The project was designed by district teachers and assigned during the eighth grade’s “Diary of Anne Frank” unit, according to district spokeswoman Syeda Jafri.

If you read the diary of Anne Frank and come away from the experience willing to entertain the notion that this whole Holocaust thing might have been a hoax, you didn’t read it very carefully.

The district stuck by its guns for a few days, but on Monday announced that “an academic team was meeting to revise the assignment,” according to KTLA News:

Interim Superintendent Mohammad Z. Islam was set to talk with administrators to “assure that any references to the holocaust ‘not occurring’ will be stricken on any current or future Argumentative Research assignments,” a statement from district spokeswoman Syeda Jafri read.

“The holocaust should be taught in classrooms with sensitivity and profound consideration to the victims who endured the atrocities committed,” Jafri said.

None of the people who originally designed this boneheaded exercise thought it was “insensitive” or lacking in “profound consideration to the victims” until the Anti-Defamation League explained it to them?

KTLA offered a little sample of the research material sensitively recommended to eighth-grade students with profound consideration for the victims of the Holocaust:

The 18-page assignment instructions included three sources that students were told to use, including one that stated gassings in concentration camps were a “hoax” and that no evidence has shown Jews died in gas chambers.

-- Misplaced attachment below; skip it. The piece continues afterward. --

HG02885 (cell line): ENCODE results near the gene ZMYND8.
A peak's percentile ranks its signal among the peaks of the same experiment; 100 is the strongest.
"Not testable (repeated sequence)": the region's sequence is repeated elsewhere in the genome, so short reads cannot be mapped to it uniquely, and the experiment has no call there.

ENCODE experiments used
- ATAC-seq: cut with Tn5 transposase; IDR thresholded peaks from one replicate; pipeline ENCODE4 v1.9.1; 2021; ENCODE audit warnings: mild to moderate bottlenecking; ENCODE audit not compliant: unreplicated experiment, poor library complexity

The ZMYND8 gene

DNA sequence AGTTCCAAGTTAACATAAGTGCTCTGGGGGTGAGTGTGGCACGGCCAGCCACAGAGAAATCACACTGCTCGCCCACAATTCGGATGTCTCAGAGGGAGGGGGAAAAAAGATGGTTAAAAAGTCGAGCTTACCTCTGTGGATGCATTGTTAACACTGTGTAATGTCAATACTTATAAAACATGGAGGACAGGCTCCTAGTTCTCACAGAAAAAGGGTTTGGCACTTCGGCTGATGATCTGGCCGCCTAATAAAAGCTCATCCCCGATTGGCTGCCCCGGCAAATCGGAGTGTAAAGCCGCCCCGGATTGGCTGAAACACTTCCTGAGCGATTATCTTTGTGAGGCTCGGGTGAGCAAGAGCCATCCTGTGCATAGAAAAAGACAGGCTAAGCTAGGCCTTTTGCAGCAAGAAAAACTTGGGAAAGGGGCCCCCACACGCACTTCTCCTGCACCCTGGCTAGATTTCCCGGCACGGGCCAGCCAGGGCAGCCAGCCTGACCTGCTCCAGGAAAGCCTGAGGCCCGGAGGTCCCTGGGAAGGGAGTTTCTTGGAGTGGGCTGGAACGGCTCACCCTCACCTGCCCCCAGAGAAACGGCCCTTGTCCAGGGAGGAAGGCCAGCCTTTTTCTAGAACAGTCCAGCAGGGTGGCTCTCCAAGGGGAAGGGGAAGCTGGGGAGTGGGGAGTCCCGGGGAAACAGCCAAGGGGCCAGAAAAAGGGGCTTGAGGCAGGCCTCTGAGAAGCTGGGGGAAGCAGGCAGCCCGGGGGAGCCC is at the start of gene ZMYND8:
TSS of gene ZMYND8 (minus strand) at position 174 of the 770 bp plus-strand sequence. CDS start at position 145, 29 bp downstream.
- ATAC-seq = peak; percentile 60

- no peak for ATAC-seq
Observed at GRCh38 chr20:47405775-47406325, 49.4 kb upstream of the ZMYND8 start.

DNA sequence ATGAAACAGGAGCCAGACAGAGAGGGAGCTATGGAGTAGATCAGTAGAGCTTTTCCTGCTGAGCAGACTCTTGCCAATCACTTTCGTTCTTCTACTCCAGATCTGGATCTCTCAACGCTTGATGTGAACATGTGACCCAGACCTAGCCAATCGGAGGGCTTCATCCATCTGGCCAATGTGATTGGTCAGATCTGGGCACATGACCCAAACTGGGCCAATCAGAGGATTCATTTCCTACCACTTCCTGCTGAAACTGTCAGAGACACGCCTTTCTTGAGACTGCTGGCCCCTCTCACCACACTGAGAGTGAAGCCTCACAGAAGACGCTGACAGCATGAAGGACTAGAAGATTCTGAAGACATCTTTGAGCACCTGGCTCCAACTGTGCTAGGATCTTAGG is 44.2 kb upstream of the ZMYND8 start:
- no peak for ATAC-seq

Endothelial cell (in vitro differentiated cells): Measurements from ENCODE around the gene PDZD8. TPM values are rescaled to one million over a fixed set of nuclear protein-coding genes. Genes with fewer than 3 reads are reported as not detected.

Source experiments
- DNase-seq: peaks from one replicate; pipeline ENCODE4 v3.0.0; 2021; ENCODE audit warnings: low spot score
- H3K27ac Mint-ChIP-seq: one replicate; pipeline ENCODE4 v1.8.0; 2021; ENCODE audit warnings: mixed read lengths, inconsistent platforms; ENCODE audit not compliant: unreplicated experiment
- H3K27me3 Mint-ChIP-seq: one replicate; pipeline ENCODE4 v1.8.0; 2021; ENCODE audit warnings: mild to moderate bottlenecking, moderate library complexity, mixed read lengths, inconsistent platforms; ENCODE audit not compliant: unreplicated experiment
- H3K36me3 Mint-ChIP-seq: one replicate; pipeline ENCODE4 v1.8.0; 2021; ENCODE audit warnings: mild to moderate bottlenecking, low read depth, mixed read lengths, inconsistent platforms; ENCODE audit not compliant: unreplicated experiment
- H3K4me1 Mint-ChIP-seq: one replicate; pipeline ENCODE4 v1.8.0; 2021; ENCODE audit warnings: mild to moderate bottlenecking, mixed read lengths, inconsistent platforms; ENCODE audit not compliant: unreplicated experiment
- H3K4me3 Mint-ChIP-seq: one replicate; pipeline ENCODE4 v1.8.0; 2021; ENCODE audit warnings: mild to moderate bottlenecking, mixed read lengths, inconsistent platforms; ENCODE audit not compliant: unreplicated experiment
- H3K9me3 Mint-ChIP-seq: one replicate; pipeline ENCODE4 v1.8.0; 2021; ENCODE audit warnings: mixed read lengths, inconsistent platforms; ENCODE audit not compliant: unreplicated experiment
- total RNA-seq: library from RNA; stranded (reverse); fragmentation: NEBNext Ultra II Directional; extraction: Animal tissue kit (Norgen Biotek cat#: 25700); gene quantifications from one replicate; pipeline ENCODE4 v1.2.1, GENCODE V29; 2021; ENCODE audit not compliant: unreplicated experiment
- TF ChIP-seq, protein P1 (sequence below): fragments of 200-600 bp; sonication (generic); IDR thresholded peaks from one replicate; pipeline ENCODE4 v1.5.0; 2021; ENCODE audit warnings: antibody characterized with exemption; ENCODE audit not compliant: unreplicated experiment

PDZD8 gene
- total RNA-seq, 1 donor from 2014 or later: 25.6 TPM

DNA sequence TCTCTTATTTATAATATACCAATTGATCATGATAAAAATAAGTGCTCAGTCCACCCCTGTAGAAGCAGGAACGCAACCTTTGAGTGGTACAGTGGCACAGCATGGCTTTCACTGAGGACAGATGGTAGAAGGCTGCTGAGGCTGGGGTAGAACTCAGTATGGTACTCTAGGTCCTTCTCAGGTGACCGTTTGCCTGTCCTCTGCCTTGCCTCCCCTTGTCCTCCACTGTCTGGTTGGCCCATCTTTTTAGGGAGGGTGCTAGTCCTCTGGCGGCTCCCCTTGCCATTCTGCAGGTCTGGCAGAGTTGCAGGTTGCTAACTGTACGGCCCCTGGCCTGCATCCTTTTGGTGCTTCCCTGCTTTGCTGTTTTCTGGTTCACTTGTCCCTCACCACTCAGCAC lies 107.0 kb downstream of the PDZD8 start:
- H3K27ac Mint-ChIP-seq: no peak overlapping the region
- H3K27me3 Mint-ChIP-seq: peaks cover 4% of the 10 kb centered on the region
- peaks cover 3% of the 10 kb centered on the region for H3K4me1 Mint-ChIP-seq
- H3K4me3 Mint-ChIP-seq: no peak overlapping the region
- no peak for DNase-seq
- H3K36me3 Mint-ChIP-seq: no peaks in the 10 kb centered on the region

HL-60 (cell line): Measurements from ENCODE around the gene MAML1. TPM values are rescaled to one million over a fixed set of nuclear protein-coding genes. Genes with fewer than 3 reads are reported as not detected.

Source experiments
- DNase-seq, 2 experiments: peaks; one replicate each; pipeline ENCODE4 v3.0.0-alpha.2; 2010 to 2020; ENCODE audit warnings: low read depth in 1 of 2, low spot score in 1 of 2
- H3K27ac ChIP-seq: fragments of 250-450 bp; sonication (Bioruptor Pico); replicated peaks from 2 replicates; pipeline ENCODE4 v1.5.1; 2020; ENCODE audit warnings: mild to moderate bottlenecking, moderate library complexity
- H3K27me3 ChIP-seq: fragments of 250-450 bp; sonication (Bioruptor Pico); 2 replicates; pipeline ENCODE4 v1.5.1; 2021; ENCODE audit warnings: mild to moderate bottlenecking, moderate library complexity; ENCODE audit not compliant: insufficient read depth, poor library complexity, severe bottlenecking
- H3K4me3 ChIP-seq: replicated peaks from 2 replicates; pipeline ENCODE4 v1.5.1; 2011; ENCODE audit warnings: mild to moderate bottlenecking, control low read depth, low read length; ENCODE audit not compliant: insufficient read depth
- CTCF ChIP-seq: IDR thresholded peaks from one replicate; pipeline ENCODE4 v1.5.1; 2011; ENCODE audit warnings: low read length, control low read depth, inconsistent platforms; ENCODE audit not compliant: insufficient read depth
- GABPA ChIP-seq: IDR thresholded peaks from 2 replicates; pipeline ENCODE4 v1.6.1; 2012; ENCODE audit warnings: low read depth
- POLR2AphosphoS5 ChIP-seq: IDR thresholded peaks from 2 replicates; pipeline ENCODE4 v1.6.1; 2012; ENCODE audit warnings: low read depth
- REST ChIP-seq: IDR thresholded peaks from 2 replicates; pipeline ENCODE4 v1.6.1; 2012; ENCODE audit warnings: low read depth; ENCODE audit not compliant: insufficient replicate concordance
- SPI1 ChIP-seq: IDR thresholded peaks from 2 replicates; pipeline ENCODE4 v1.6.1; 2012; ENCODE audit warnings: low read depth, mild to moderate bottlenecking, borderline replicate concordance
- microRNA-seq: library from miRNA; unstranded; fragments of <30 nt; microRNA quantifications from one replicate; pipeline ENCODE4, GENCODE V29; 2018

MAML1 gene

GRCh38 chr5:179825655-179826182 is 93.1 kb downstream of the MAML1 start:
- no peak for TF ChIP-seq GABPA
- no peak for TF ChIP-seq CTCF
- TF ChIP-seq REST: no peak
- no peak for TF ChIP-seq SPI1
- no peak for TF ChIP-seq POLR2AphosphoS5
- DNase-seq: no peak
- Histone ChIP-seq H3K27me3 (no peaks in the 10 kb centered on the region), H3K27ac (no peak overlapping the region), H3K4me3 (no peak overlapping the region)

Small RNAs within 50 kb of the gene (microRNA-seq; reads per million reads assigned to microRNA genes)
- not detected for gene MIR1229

“With all this money at stake for Israel, it is easy to comprehend why this Holocaust hoax is so secretly guarded,” states the source, which is a attributed to a webpage on biblebelievers.org.au. “In whatever way you can, please help shatter this profitable myth. It is time we stop sacrificing America’s welfare for the sake of Israel and spend our hard-earned dollars on Americans.”

The other sources were from the websites history.com and about.com.

In an interview, Rabbi Abraham Cooper, associate dean of the Simon Wiesenthal Center in Los Angeles, noted a section in the assignment that stated Anne Frank was a fraud.

“Pedagogically, socially, morally — an F,” Cooper said of the assignment.

The district, which includes about 26,000 students, claims it “did not receive complaints about the assignment from parents, teachers, or administrators” concerning the Holocaust assignment, which might be the most disturbing detail in this whole bizarre story.

KTLA reports that the school received death threats by phone from at least one man after the story received wide media attention.  That guy didn’t read “The Diary of Anne Frank” very carefully, either.

Update: I’ve sought to extend a little benefit of the doubt while wrestling with the urge to ask what the hell anyone associated with this travesty was thinking.  David Draiman, vocalist from the band Disturbed, was considerably less restrained.